Mauna Kea Golf Course Review
Kohala Coast, Hawaii the Big Island, HI
Review by GolfTop18
Rating: 4.5 out of 5
Year Last Reviewed: 2012
More Info on Rating Criteria
Mauna Kea Golf Course Overview: By far the most famous course on the Big Island, Mauna Kea is one of Robert Trent Jones' masterpieces and features a good variety of golf holes, most of which are challenging, and feature stunning vistas of the Kohala area. The greens are usually very small and fast, which is unusual for Hawaiian golf and the most influential design feature on the scorecard will most likely not be the obvious hazards (lava or the Pacific Ocean), but the plentiful and well-placed sand traps that surround most greens. The best holes are reviewed below:
Mauna Kea Golf Course Hole 2: The second short par four to start the day features a beautiful vista from the elevated tee box, and a relatively sedate downhill driving requirement for a fairway metal or other accurate club. The green has a large bunker to the right that must be avoided. Putting will be tricky from any distance outside twenty feet.
Mauna Kea Golf Course Hole 3: Pretty much every serious golfer knows about this hole as it is one of the most photographed in the entire world. What most don't know is that from the back tees, it is 272 yards and requires (with no wind) about a 230 carry over the ocean just to reach the front bunker. Most people will play it from the more "reasonable" 220 yard tee box or even shorter, which is advised. Also, the green has three distinct areas separate by tiers, making the hole even more difficult as merely avoiding the Pacific won't save the golfer from a frustrating three putt. Clearly one of the world's elite holes from any tee, this one is worth the price of admission (plane flight and all).
Mauna Kea Golf Course Hole 4: This tough uphill par four has two large bunker complexes in the landing area, trees and lava left and the entry road to the hotel on the right. Thus, the drive is key and then the golfer must hit an uphill approach shot avoiding the huge bunkers short and left of the green.
Mauna Kea Golf Course Hole 6: This is a short downhill par four that is not particularly difficult, but affords nice views of the coastline and has a small but tricky green to putt. Wind can also play a big factor in club choice from the tee, swinging the hole from tricky to almost a long par 3 if from behind.
Mauna Kea Golf Course Hole 8: The best part about this hole is that, on a clear day it has views of Mauna Kea, Mauna Loa and Hualalai volcanoes. The hole itself requires a layup drive from the tee short of the bunkers, unless the golfer wants to try to thread the needle to give a chance at reaching the green. the penalty for missing the tee shot, is however, at least one penalty stroke. The green is guarded by big bunkers that should be avoided to keep a good score.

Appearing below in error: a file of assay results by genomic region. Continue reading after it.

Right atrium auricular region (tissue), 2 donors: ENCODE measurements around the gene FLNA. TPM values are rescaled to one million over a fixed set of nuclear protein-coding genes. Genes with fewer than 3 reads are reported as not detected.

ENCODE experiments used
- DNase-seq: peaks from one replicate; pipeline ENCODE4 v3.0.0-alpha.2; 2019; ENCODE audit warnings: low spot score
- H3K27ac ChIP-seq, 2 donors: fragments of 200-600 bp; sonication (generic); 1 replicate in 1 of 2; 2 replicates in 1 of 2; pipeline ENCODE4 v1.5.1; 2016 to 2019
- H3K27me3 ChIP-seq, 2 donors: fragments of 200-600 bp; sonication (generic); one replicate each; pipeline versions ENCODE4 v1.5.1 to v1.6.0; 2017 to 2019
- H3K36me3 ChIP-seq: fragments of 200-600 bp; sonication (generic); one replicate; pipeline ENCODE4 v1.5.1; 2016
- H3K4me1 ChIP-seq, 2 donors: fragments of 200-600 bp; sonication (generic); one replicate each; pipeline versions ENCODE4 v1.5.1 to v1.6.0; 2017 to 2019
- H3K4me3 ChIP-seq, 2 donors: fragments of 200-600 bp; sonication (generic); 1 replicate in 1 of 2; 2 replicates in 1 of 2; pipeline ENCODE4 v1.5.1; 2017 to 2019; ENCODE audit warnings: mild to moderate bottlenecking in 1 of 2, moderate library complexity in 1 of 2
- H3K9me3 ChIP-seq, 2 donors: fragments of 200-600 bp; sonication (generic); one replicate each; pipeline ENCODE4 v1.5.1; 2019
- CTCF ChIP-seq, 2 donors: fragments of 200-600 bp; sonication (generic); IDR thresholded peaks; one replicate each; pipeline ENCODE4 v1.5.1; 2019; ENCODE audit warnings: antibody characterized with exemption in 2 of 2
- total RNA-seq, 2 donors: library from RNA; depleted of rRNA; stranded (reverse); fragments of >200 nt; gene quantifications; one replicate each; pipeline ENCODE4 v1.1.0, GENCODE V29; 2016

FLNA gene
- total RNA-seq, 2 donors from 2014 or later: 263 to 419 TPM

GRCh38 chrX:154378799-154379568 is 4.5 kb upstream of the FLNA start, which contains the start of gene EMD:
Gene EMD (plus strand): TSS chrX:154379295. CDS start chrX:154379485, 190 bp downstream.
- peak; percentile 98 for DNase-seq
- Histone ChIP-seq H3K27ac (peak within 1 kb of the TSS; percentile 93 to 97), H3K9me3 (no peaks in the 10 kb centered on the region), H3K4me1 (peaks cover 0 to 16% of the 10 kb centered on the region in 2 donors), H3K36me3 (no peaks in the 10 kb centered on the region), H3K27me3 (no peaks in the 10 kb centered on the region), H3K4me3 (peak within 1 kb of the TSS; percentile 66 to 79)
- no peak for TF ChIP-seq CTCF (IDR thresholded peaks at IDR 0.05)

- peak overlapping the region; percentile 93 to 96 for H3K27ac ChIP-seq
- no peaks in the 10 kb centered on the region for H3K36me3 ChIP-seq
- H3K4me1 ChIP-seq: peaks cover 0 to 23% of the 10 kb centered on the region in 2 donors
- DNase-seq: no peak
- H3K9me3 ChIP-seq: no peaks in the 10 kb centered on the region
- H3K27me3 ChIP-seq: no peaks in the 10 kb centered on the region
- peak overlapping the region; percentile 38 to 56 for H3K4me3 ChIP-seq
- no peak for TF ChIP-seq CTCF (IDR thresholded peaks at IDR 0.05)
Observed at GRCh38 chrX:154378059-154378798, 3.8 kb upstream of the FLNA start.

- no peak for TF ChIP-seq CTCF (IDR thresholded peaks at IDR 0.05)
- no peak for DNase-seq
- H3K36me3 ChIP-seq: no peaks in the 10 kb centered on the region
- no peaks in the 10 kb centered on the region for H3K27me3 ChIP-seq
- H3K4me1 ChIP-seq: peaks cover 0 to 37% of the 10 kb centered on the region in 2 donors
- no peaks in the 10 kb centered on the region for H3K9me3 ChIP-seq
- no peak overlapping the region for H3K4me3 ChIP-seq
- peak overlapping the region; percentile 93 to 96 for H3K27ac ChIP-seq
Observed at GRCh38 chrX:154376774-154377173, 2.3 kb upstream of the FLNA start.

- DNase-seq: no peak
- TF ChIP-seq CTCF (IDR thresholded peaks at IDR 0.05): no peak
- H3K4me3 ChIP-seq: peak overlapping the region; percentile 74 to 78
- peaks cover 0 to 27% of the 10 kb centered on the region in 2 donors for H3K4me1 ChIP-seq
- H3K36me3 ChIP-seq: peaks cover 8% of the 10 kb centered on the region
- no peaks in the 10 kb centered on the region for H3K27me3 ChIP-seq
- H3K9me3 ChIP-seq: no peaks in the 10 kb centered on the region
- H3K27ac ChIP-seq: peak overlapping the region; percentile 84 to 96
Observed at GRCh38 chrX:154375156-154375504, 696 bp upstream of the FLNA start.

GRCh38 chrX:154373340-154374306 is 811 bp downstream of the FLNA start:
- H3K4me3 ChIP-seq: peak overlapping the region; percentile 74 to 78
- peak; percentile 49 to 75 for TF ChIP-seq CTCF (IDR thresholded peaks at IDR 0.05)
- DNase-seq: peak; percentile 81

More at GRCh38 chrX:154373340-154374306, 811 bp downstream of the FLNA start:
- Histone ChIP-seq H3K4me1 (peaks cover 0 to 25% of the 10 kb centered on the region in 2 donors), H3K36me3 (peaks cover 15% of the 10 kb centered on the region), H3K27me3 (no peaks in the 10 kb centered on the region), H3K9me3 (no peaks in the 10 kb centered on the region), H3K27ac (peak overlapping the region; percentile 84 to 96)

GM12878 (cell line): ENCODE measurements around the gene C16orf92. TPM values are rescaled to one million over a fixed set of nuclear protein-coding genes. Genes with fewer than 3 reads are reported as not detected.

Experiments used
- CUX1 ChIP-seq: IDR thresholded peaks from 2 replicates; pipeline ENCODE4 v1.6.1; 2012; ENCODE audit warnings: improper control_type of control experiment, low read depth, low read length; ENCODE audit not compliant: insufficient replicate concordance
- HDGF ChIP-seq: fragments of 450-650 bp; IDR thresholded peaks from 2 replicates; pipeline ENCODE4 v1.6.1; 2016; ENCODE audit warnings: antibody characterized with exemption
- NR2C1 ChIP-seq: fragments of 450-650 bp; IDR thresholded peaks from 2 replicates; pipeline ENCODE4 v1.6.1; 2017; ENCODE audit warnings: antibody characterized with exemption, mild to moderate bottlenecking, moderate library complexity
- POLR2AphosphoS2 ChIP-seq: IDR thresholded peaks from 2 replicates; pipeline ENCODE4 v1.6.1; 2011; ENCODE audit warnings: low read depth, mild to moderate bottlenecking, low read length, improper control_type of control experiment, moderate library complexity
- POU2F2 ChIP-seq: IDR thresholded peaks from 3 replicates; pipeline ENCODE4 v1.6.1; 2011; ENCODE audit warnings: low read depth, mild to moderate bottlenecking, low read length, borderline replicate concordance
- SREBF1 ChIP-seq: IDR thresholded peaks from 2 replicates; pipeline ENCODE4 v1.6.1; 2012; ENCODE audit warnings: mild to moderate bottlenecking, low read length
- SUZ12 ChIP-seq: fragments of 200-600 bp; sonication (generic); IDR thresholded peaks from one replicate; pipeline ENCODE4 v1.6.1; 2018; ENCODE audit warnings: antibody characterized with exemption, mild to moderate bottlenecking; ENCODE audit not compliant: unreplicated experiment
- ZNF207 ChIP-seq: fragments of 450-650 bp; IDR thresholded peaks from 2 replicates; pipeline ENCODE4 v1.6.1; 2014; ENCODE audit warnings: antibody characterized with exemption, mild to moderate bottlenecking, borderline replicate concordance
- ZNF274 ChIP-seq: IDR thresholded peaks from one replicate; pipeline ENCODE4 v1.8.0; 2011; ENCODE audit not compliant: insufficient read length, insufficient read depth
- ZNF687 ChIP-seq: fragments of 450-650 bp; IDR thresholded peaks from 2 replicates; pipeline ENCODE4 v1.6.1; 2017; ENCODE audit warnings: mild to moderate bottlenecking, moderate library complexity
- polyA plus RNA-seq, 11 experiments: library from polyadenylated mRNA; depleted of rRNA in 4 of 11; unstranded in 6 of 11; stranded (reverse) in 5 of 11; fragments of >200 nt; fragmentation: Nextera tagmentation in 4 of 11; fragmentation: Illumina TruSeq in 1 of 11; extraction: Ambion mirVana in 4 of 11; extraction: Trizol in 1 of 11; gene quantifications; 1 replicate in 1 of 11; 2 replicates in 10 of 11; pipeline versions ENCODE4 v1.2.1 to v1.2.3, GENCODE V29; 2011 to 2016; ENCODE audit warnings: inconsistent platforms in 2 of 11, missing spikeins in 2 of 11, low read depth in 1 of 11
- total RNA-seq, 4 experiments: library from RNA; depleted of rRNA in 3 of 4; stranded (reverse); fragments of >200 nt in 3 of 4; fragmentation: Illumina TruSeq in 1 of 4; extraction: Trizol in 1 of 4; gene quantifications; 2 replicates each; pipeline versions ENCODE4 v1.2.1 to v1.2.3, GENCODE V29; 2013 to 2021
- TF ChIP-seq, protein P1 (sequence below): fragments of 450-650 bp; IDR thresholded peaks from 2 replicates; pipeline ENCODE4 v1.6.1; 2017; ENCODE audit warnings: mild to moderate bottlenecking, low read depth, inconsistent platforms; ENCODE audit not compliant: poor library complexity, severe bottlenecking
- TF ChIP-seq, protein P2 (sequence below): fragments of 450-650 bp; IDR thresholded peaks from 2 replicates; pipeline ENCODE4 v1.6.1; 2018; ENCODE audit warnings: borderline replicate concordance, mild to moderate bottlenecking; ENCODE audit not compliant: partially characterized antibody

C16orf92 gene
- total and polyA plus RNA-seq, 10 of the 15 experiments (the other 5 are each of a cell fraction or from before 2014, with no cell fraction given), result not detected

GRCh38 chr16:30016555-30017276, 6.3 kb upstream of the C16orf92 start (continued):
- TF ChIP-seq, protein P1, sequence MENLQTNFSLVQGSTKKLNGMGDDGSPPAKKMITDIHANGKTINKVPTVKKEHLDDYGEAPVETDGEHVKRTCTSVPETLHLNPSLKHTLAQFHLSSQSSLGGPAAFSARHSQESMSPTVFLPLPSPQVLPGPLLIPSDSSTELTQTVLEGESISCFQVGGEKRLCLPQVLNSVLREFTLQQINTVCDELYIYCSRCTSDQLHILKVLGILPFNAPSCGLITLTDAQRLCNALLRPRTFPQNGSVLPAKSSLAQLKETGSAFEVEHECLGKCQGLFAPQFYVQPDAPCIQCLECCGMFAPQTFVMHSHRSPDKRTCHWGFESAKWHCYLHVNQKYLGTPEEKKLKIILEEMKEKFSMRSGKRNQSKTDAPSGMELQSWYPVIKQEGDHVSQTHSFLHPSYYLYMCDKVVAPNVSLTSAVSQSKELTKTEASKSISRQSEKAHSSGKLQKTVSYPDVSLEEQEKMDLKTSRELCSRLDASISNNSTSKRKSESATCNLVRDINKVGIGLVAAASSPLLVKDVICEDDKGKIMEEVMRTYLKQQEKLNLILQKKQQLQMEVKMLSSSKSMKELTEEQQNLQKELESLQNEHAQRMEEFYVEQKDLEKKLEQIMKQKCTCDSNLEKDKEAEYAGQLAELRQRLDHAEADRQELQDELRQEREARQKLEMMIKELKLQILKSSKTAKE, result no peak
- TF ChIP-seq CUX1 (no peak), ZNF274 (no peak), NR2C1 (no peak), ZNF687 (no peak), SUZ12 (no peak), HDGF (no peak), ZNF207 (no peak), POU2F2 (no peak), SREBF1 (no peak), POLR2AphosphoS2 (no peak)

Mauna Kea Golf Course Hole 9: The finishing hole to the front nine is another downhill par four, but this one is a bit longer and more challenging than either number 2 or 6. The views from the tee box are great and the key is making sure the approach shot to the green gets on the correct side of the diagonally running tier to avoid a very difficult putt.
Mauna Kea Golf Course Hole 10: The back nine starts with a big dogleg right par five. The trees and lava to the right must be avoided throughout the hole. However, a good drive can allow the player a shot at the green in two, but the large bunkers should once again be avoided to save heartache. The second half of the green runs away from the golfer.
Mauna Kea Golf Course Hole 11: On any other golf course, this would be the signature hole, but this one is out-shined by number 3. Nonetheless it is also very long and challenging, as well as beautiful. The safe play is just to run the tee shot up just short of the green and allow the short game a chance to save the par. Otherwise, anything pin high to the right is in real trouble, and long is just wet and gone, unless the golfer brings snorkle gear.
Mauna Kea Golf Course Hole 14: The feel of Mauna Kea changes from holes 13-17 as the golfer climbs in elevation and features a stretch of holes that is more open and running back and forth. The 14th is the strongest of these holes as it doglegs left around a series of bunkers and trees/OB on the left. The green is very shallow and tough to putt from anywhere outside of 15 feet.
Mauna Kea Golf Course Hole 16: After a fairly straightforward and wide driving area, the approach is to a Palm tree ringed green complete with bunkers surrounding and vistas of the coastline and Hualalai.
Mauna Kea Golf Course Hole 17: The drive on the last par five of the day should be played over the bunker to the left but short of the bunkers and trouble through the fairway and to the right of the dogleg left. From their the hole goes downhill to the green, but the key to the hole is avoiding the large fairway bunker on the second shot and the deep bunkers around the green.